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Mark Wallinger
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Mark Wallinger

Mark Wallinger (born 1959) is a British artist, best known for his sculpture for the empty fourth plinth in Trafalgar Square, Ecce Homo (1999).

Born in Chigwell, Wallinger studied at first in Chelsea and later at Goldsmith's College. He exhibited throughout the 1980s, and later showed work in the Young British Artists II show at Charles Saatchi's gallery in 1993 and at the Royal Academy's Sensation exhibition in 1997. In 2000 a retrospective of his work, Credo, was exhibited at Tate Liverpool.

Wallinger's early work is noted for its social commentary, often focusing on class (social), royalty and nationalism. These works are often paintings, although by the 1990s he was beginning to use a wider range of techniques, which have continued to feature in his work since.

His 1995 Turner Prize nomination was largely thanks to his work of the previous year, A Real Work Of Art. This was actually a racehorse, which the racing fan Wallinger had bought and named "A Real Work Of Art" with a view to entering it in races and therefore causing this "art" to be piped into bookmakers up and down the country. It would thus be a further development of Marcel Duchamp's readymades. As things turned out, however, the horse was injured, and only ran one race.

Wallinger's later work appears to have largely turned away from his earlier preoccupations, instead apparently focusing on religion and death. No Man's Land, a show at the Whitechapel Gallery included several works on these subjects. Threshold to the Kingdom (2000), for example, is a slow motion video of people coming through automatic double doors at international arrivals at an airport. The video is accompanied by a recording of the famous Miserere by Gregorio Allegri. Wallinger has said that the title might be taken as a double meaning: arrival at the United Kingdom, but also at the kingdom of heaven, with a security guard playing the part of St. Peter.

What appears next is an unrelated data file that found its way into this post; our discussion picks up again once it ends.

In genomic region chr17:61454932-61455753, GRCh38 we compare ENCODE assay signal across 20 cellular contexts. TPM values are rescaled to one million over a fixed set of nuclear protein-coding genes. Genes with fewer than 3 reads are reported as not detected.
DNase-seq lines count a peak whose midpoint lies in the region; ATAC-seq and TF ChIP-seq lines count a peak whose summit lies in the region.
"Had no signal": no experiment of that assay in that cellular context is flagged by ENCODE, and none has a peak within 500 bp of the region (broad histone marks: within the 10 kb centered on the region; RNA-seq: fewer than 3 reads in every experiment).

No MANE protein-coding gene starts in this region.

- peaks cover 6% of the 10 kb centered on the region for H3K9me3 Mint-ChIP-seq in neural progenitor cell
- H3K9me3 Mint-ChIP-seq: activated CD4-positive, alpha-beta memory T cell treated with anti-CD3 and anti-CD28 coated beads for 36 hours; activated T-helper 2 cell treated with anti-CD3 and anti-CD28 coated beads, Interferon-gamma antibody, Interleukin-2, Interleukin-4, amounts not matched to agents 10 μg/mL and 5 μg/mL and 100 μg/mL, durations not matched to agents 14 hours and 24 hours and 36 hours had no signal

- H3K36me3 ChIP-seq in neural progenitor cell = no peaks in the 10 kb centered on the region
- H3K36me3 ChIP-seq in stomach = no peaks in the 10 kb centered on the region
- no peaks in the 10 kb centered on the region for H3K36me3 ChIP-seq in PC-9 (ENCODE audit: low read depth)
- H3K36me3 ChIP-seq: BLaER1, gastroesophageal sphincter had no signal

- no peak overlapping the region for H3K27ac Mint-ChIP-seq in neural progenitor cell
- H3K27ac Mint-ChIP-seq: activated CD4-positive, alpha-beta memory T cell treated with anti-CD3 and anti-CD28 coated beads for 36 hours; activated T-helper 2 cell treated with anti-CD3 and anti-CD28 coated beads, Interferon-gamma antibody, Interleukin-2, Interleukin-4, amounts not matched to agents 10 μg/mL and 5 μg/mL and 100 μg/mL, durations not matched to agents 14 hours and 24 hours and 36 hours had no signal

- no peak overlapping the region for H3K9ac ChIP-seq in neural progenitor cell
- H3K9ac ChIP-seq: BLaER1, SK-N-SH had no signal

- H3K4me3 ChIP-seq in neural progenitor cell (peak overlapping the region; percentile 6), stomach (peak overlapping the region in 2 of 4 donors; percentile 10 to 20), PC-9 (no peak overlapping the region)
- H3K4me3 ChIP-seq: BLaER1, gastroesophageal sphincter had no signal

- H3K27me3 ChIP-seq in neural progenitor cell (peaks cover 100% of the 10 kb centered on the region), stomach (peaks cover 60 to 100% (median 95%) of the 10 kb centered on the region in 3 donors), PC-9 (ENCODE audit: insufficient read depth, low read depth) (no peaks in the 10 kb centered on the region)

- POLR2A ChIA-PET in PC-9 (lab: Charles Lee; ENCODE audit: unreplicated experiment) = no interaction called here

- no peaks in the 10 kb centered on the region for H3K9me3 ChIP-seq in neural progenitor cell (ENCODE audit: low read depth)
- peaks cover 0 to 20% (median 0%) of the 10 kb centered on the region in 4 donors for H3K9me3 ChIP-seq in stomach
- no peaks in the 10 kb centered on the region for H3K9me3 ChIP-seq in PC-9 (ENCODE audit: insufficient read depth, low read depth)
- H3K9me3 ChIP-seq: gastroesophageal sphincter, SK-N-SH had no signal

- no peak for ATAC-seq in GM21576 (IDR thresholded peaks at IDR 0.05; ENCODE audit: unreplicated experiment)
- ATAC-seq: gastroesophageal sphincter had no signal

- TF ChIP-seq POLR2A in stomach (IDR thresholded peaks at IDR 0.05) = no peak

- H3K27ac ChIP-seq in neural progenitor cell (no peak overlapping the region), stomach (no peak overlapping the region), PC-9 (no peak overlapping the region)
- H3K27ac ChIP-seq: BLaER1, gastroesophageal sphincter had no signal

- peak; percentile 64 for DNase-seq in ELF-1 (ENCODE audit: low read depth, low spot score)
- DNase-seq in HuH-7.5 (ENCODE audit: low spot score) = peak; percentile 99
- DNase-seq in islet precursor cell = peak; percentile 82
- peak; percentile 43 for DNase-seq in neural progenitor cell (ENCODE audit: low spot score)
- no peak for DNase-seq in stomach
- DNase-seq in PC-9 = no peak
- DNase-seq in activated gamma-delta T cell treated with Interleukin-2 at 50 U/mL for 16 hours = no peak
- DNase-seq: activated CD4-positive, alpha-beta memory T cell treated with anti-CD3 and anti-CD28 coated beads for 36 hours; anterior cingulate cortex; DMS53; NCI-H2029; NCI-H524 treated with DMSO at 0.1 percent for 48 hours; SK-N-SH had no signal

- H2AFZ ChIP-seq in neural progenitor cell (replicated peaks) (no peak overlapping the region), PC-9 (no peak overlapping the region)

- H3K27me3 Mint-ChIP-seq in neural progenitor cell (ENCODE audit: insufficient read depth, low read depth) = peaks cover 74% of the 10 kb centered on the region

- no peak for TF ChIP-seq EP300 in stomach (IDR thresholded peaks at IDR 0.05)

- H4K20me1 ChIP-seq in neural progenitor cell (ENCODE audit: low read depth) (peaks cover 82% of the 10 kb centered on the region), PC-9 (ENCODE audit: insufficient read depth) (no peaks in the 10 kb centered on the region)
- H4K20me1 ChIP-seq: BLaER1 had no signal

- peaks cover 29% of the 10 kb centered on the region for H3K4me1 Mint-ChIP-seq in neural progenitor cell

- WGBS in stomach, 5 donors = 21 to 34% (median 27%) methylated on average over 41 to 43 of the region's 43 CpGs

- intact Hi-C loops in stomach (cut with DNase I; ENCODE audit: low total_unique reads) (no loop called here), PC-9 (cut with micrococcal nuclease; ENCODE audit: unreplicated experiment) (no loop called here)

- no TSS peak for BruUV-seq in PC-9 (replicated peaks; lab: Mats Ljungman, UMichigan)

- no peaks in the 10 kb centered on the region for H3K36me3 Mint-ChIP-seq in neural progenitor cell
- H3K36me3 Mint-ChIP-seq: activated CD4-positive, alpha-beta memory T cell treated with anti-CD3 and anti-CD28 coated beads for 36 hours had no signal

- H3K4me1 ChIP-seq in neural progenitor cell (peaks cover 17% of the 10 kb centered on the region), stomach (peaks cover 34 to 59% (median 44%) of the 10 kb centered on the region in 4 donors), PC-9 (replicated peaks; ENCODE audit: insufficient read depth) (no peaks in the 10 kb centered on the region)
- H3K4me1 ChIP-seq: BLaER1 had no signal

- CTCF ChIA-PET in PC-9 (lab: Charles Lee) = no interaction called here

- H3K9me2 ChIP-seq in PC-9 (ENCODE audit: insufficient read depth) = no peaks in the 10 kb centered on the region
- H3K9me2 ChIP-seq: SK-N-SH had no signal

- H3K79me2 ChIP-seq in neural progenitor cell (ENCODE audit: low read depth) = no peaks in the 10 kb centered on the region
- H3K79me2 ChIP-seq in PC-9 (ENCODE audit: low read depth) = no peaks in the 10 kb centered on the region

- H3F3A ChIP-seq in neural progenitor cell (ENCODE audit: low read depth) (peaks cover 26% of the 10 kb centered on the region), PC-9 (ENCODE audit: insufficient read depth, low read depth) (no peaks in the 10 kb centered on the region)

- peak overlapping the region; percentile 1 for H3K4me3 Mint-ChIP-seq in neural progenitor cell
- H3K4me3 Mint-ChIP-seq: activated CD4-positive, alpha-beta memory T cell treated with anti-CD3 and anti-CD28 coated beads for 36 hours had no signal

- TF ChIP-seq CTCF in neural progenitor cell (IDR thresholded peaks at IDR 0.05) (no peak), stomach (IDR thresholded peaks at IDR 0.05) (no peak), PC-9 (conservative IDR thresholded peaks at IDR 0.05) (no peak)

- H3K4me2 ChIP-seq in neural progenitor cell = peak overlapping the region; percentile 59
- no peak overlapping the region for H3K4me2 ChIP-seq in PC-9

As well as traditional relgion, Wallinger's work has sometimes referenced myths. Ghost (2001) is a negative print of George Stubbs' famous horse painting Whistlejacket that has had a horn added to its head, thus turning it into a unicorn. Time and Relative Dimensions in Space (2001) takes a more modern myth as its subject - it is a life-sized mirrored model of the TARDIS from Dr. Who which at certain angles seems to blend into its environment.

The largest work in the No Man's Land show was Prometheus. This piece is in two parts - on the outside, in a dark corridor, is a video of Wallinger (or rather his alter-ego, "Blind Faith") sat in an electric chair and singing Ariel's song from William Shakespeare's The Tempest. From the corridor, automatic double doors give access to a brightly lit room which has an electric chair bolted to one of the walls, giving a top-down "God's-eye view" of it. On two facing walls are large photos of fists with the words "LOVE" and "HATE" written on them, a reference to the preacher played by Robert Mitchum in the film, The Night of the Hunter, who had similar tattoos on his knuckles. A circular steel loop gives out a continuous buzzing sound.

Ecco Homo remains Wallinger's best known and most public work. The first work to occupy the empty plinth in Trafalgar Square, it is a life-sized statue of a Christ figure, naked apart from a loin cloth, and with his hands bound behind his back. He wears a crown of barbed wire. The sculpture was placed at the very front edge of the massive plinth, emphasising its vulnerability and relative smallness. It was quite popular with the public, and was later shown at the Venice Biennale in 2001, where Wallinger was Britain's representative.